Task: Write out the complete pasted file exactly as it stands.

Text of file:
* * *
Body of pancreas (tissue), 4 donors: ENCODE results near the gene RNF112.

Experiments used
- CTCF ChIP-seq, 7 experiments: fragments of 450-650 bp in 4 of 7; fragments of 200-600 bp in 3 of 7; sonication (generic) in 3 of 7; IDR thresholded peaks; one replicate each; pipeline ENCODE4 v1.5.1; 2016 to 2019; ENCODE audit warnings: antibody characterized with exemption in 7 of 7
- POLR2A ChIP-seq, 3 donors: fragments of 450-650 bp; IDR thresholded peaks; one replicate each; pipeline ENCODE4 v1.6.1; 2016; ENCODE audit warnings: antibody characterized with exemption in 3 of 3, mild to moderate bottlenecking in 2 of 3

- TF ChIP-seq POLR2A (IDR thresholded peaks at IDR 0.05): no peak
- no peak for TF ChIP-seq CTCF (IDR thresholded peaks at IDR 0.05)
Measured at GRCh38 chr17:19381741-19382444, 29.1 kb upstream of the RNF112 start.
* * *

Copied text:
Body of pancreas (tissue), 4 donors: ENCODE results near the gene RNF112.

Experiments used
- CTCF ChIP-seq, 7 experiments: fragments of 450-650 bp in 4 of 7; fragments of 200-600 bp in 3 of 7; sonication (generic) in 3 of 7; IDR thresholded peaks; one replicate each; pipeline ENCODE4 v1.5.1; 2016 to 2019; ENCODE audit warnings: antibody characterized with exemption in 7 of 7
- POLR2A ChIP-seq, 3 donors: fragments of 450-650 bp; IDR thresholded peaks; one replicate each; pipeline ENCODE4 v1.6.1; 2016; ENCODE audit warnings: antibody characterized with exemption in 3 of 3, mild to moderate bottlenecking in 2 of 3

- TF ChIP-seq POLR2A (IDR thresholded peaks at IDR 0.05): no peak
- no peak for TF ChIP-seq CTCF (IDR thresholded peaks at IDR 0.05)
Measured at GRCh38 chr17:19381741-19382444, 29.1 kb upstream of the RNF112 start.